On 9.2.2018 at 3:30 PM, Duvel said:

Schnitzel Hawaii: pineapple and baked cheese

 

A recipe based on the 50s invention of Toast Hawaii, not breaded in my cook books from the era.

 

On 9.2.2018 at 3:30 PM, Duvel said:

In Germany, the sauce defines the Schnitzel :wink:

 

Yes and no. First of all, not everything called "Schnitzel" is breaded and fried. Secondly, culinary speaking, Germany is not a unified country at all. Thirdly, while you will certainly find people (and maybe even restaurants) that make a Jägerschnitzel by making a Wiener Schnitzel and slopping a can of mushrooms over it, that's not the classical recipe at all.

  • Like 1
  • Confused 1

Share this post


Link to post
Share on other sites
17 hours ago, AlaMoi said:

there's only a few billion variations on "authentic" schnitzel.  if you're in Austria, go one block down and you'll find a different "authentic" prep - the dish is so old not sure the 'original' can be documented there's a rumor the technique actually came from Italy, which has similar preps.

 

There is a classical preparation that's fairly well documented in the literature (e.g. Franz Maier-Bruck's Die österreichische Küche).

 

Regarding the theory that field marshall Radetzky brought back the Wiener Schnitzel from one of his campaigns in Italy, that has been pretty thoroughly debunked by Heinz Pohl (German only, sorry). It's a fairly newish invention, arising only in the late 19th century. The name Wiener Schnitzel is probably after the older Wiener Backhendl (Viennese fried chicken) with which it shares the breading technique.

 

Traditional side dishes for the Wiener Schnitzel are either cucumber or potato salad, although buttered potatoes with parsley are also sort-of OK. A lemon wedge is mandatory, fried parsley an optional garnish. Outside of Vienna, especially the farther west you go, you will be served Preiselbeermarmelade (a fruit akin to cranberries) and maybe even rice. While these may be minor heresies, you will never, ever be served any kind of sauce with your Wiener Schnitzel in Austria.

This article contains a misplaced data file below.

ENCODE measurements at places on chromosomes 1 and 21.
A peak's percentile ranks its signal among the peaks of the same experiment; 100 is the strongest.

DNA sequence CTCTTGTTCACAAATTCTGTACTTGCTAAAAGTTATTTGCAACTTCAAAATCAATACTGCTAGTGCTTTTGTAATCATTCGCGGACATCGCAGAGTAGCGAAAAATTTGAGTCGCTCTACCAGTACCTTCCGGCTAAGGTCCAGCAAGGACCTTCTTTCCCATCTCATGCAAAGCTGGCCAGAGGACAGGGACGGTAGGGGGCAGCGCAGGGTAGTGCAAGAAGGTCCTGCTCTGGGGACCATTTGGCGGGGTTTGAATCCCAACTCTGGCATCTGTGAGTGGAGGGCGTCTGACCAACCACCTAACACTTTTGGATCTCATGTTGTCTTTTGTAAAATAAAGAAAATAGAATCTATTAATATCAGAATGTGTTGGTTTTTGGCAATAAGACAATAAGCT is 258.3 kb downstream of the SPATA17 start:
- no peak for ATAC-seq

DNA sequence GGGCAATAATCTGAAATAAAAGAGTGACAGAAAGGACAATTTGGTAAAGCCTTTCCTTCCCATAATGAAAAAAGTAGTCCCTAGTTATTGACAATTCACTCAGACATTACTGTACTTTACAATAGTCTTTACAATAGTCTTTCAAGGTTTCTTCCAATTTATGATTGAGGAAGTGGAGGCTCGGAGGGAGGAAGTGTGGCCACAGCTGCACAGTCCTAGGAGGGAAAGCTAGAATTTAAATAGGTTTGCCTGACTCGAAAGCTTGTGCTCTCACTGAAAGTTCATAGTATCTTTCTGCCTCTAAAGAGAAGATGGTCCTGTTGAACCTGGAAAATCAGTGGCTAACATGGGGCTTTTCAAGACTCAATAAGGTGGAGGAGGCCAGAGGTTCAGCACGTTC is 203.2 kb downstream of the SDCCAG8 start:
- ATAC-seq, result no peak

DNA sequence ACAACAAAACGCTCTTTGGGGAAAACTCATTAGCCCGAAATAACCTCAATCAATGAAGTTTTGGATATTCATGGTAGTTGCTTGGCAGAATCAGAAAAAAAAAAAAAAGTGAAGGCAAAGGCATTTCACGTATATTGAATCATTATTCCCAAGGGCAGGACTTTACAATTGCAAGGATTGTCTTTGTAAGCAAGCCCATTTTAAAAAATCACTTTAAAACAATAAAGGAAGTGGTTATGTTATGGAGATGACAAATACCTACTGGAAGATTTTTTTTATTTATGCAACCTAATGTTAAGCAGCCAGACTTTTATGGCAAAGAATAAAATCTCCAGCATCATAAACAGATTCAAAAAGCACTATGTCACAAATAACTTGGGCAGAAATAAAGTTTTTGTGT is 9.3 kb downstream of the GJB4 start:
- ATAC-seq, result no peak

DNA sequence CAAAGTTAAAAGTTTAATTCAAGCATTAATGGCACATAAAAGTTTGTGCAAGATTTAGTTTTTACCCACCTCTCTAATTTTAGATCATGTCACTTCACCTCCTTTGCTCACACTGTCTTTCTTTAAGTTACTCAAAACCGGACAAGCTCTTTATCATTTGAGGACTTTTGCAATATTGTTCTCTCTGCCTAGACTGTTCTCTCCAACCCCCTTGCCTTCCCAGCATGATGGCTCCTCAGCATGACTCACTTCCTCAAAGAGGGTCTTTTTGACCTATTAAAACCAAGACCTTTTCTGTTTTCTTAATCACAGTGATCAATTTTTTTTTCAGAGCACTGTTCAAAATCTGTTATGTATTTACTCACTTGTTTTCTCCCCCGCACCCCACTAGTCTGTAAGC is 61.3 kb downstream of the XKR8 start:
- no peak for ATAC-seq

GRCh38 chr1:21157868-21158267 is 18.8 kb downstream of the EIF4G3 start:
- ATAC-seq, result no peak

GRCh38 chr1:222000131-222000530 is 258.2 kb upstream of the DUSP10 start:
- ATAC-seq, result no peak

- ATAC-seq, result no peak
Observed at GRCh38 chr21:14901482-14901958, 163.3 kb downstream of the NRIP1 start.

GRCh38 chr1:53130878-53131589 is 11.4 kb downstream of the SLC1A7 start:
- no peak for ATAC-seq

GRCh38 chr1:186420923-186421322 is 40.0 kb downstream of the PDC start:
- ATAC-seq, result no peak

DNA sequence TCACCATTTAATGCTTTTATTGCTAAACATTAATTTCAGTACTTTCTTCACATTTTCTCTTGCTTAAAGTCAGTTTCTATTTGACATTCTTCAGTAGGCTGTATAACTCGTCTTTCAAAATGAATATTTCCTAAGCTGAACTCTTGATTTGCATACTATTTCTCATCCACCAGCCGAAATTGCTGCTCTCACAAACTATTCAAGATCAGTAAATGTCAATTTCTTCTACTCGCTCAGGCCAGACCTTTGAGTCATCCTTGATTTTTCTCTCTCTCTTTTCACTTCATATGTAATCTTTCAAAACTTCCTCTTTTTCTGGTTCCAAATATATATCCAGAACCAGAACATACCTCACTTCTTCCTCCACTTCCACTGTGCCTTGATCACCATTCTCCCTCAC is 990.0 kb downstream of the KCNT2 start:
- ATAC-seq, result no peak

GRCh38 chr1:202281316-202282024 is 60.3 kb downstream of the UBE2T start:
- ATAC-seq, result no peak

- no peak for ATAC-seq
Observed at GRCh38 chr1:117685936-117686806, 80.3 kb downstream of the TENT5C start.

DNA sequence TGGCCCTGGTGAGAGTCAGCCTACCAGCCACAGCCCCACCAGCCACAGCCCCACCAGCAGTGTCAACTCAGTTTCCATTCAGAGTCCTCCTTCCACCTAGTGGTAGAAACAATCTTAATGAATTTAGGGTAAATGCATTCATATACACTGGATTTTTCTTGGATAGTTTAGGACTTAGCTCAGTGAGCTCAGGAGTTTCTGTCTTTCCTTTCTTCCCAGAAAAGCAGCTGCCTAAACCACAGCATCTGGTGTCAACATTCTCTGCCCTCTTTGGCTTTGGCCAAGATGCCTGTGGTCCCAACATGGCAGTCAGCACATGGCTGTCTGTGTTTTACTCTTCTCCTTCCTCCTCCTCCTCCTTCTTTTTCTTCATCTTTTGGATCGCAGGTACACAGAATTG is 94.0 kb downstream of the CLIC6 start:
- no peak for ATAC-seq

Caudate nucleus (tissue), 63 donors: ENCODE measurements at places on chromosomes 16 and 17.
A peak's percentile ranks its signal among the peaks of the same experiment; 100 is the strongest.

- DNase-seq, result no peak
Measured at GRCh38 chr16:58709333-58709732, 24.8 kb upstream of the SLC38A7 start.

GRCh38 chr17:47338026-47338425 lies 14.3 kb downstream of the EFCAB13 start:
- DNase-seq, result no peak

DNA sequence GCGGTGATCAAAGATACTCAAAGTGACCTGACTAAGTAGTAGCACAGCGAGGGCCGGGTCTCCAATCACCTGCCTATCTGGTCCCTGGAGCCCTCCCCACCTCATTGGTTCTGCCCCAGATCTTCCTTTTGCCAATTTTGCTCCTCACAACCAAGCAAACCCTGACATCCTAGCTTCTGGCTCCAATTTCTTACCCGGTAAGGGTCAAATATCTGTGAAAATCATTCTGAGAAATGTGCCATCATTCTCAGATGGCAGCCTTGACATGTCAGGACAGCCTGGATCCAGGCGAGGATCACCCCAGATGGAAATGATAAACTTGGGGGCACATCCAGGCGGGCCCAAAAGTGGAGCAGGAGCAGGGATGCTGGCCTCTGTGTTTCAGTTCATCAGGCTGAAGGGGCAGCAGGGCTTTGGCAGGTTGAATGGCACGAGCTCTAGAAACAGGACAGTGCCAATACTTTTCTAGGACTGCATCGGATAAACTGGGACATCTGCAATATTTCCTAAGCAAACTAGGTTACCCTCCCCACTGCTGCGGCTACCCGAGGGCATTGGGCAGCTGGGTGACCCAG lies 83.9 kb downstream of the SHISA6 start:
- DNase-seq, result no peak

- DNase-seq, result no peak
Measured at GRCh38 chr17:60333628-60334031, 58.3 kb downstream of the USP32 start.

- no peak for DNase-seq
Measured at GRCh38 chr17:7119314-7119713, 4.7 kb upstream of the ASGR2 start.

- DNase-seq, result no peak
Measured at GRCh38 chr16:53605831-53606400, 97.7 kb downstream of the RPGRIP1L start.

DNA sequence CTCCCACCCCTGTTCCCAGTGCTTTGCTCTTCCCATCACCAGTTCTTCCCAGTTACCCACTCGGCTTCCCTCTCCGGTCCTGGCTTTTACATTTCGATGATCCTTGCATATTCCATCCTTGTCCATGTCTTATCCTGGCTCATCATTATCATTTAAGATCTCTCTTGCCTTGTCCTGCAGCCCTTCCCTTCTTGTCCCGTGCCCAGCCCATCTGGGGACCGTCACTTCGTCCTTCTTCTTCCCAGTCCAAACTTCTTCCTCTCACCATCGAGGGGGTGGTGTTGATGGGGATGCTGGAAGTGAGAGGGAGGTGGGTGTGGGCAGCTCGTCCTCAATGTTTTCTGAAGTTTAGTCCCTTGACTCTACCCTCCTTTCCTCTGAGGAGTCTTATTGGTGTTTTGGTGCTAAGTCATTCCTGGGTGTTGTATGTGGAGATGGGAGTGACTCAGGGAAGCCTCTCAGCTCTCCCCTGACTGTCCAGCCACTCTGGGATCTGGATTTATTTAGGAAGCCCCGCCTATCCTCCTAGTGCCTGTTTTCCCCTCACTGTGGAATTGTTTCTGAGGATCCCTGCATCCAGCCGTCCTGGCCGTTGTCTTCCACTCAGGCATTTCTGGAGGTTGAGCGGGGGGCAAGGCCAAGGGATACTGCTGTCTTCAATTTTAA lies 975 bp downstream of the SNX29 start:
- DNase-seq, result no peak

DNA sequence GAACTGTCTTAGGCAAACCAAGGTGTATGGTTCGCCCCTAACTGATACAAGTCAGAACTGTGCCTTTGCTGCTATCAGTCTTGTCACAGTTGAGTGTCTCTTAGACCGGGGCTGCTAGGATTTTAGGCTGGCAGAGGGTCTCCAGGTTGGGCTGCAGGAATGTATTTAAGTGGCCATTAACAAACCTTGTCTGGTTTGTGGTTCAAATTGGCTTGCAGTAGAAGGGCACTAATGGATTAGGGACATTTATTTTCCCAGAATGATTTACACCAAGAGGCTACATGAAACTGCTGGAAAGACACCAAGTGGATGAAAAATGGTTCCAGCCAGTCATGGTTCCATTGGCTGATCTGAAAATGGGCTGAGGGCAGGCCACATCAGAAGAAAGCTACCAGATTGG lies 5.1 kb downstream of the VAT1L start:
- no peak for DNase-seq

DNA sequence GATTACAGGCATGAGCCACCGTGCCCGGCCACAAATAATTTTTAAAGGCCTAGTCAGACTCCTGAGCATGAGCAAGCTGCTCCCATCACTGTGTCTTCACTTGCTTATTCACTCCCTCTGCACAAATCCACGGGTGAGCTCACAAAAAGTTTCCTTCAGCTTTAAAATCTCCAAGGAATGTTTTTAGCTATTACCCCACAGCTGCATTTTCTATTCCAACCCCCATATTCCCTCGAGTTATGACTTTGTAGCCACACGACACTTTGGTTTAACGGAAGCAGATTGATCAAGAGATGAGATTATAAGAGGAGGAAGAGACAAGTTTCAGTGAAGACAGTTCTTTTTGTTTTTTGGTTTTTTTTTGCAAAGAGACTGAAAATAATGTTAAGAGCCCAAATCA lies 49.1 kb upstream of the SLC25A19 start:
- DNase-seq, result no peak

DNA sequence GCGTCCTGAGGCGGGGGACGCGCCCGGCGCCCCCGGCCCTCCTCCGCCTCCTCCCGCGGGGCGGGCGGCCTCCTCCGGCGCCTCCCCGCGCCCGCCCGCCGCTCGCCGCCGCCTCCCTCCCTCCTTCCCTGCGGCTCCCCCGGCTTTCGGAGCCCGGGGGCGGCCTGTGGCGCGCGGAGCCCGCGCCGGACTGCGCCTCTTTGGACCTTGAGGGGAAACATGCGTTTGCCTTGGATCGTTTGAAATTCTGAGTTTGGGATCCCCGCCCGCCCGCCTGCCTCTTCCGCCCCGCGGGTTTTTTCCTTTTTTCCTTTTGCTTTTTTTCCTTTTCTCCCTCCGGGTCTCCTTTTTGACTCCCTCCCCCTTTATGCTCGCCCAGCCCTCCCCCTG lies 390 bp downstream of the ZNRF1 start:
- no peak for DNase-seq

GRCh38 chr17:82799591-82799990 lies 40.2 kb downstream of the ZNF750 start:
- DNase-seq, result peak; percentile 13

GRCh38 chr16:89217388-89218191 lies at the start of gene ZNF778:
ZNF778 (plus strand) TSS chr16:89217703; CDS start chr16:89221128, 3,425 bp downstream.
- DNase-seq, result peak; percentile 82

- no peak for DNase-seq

Edited by pep. typo (log)
  • Like 2

Share this post


Link to post
Share on other sites
On 2/6/2018 at 5:02 PM, Dave the Cook said:

 

I vote yes. Also: chicken-fried steak.

This declaration right here made my husband a very happy man last night.  This is one of his favorite things to eat.  It would have never crossed my mind that chicken fried venison steak would be considered a schnitzel.  But, it is pounded and breaded and fried so it fits right in :) .

 

Venison loin (backstrap)

 

IMG_4076.jpg.e7b2b87cbfa1bda578f31ecc99278b1e.jpg

IMG_4080.JPG.9954a565bba04568ffa49d18fc72cb75.JPG

IMG_4081.JPG.d75001c4a5be3760a90f8e0f98797349.JPG

Soaked in a mixture of one beaten egg and buttermilk for about 30 mins or so

 

IMG_4082.jpg.22d1f6c86be3a61e1bf942bf12074d17.jpg

I throw flour, Lawry's salt, garlic and a lot of black pepper in a large ziplock and use that to coat the steaks and make gravy.

IMG_4083.jpg.8192709697a2712b2bea014818353550.jpg

 

I got a little excited over the gravy and took too many pictures.

 

Chicken skin from a breast I used the night before for dinner

IMG_4084.JPG.504f884bc86fbf7b41bbca4b35a08067.JPG

All crisped up--I like my gravy to have some of this in there...

IMG_4085.JPG.5621ba6e2d01d997e319f976bd92f13c.JPG

Flour added

IMG_4086.JPG.5f7fc26c0b5718f0fe3d9315e36479a1.JPG

IMG_4087.JPG.67f6718142d67be37b734f9863b02cac.JPG

Then a lot of milk

IMG_4088.JPG.edfd4b06f5ab9171eb5fd43010fc619b.JPG

Stir stir stir

IMG_4089.JPG.eb662493d0faab3ff87ed9f6aa9edc23.JPG

More salt, pepper and garlic

IMG_4090.JPG.cbf521d47f7410009188ef5a8ea25fbd.JPG

The best dang cream gravy

IMG_4091.JPG.bfe55215271d63460fc84214f950498d.JPG

 

Mashed taters

IMG_4092.JPG.d526f7e896a00a31e908f2e9d596f04c.JPG

 

Dredge the steaks in the flour mixture and fry 'em up

 

IMG_4093.jpg.39817a8e02edd886085ef08971eedaa4.jpg

IMG_4094.JPG.2c0e4d10318388ec941599a25347570b.JPG

Ronnie's plate-he likes gravy on his steak

 

IMG_4095.jpg.8c5e9f1908a070b8933ced068e3b97b8.jpg

I prefer it on the taters and then I dip a piece of steak in once in a while

 

IMG_4097.JPG.3c6a7ceeccfc8fa2787a80c9c83fe355.JPG


Edited by Shelby (log)
  • Like 15
  • Delicious 3

Share this post


Link to post
Share on other sites

  • Recently Browsing   0 members

    No registered users viewing this page.

×